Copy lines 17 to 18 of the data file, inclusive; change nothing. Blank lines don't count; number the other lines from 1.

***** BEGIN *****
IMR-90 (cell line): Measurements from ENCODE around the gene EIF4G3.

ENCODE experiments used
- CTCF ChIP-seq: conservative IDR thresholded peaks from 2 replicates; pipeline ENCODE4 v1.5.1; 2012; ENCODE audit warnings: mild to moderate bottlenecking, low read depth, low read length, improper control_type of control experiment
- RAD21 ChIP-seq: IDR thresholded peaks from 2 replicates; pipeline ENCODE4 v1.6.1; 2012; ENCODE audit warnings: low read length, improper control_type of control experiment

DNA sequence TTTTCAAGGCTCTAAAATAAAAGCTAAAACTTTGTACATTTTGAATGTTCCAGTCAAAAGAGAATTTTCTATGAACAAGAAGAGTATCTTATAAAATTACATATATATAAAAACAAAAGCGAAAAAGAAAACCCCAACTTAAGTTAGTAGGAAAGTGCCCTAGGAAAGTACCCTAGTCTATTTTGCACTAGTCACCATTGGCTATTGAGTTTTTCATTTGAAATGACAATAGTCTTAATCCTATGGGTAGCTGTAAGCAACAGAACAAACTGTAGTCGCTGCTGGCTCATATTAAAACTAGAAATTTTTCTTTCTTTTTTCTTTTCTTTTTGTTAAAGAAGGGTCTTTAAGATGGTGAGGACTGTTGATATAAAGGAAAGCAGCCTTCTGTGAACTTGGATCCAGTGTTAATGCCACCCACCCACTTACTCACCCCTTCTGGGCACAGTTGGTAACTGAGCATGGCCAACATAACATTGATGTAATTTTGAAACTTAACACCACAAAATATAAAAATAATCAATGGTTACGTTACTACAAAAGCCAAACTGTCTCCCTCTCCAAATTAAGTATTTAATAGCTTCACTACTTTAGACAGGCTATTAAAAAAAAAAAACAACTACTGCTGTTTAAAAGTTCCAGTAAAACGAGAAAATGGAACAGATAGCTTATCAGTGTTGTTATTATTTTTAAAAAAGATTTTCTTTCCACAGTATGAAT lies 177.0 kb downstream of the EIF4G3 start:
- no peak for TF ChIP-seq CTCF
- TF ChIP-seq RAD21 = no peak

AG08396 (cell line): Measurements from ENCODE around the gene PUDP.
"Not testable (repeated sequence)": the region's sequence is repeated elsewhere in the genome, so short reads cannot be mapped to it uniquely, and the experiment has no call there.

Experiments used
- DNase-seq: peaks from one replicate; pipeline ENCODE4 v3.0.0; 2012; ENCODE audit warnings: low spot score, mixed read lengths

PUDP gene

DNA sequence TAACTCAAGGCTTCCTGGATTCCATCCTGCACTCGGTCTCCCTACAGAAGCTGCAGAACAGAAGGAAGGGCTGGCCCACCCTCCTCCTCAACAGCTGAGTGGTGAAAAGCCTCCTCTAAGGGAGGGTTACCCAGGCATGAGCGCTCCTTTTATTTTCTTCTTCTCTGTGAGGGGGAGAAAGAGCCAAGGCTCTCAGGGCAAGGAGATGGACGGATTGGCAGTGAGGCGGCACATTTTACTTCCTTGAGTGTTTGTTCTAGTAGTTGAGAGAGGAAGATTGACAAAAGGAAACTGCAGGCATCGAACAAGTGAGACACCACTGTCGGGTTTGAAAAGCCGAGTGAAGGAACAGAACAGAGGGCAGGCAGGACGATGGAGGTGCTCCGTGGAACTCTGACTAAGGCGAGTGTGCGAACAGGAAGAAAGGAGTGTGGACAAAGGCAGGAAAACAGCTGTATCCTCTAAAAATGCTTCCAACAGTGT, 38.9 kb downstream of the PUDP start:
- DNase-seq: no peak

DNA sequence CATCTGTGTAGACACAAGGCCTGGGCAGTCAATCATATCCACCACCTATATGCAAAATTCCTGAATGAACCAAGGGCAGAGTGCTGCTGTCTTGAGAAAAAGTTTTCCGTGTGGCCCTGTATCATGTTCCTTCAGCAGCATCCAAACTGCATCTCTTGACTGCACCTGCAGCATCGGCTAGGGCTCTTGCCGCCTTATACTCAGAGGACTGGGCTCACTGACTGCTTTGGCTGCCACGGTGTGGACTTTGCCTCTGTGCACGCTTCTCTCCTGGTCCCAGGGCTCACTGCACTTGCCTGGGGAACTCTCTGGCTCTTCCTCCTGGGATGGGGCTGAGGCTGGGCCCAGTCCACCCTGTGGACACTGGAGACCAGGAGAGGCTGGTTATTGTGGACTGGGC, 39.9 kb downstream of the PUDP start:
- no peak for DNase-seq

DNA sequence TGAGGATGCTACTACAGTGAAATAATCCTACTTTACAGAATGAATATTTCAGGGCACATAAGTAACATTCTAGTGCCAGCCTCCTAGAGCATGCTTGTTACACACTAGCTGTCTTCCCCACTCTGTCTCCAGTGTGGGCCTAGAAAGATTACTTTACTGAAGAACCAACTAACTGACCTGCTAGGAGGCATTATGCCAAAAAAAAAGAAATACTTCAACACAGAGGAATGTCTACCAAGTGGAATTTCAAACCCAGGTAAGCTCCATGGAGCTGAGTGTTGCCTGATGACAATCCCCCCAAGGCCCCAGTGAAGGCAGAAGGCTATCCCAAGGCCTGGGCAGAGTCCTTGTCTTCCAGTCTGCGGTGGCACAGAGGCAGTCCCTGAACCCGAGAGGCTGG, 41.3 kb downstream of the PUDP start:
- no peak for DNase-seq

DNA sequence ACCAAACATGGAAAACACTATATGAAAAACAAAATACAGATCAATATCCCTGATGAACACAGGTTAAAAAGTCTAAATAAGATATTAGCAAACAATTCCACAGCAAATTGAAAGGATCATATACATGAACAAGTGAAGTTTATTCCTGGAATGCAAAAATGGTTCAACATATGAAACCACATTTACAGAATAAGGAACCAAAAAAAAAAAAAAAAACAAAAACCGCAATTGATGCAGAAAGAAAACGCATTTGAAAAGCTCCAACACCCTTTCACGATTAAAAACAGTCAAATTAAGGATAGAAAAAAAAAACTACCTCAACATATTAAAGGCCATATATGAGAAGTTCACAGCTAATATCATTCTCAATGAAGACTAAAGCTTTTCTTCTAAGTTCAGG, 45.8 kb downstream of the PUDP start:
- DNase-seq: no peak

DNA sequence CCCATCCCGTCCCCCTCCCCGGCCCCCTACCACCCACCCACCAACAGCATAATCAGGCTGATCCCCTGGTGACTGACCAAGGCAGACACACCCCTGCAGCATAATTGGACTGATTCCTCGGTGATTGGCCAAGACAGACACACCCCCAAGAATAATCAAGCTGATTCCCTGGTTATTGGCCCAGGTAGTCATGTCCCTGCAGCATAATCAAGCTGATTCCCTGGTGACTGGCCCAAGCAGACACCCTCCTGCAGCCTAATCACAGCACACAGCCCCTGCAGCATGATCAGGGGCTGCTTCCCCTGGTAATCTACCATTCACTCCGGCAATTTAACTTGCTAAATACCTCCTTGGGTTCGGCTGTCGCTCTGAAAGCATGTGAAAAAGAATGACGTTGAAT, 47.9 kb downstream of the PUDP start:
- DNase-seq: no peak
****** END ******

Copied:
DNA sequence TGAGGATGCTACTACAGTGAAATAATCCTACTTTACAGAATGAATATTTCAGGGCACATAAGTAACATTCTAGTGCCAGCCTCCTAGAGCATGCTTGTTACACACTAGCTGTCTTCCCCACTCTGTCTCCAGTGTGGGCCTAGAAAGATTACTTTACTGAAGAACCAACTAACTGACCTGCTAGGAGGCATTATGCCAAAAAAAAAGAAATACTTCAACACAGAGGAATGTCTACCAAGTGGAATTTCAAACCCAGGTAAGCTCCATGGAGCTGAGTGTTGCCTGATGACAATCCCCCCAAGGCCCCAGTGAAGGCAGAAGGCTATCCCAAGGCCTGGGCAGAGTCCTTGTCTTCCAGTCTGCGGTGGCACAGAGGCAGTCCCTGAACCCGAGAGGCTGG, 41.3 kb downstream of the PUDP start:
- no peak for DNase-seq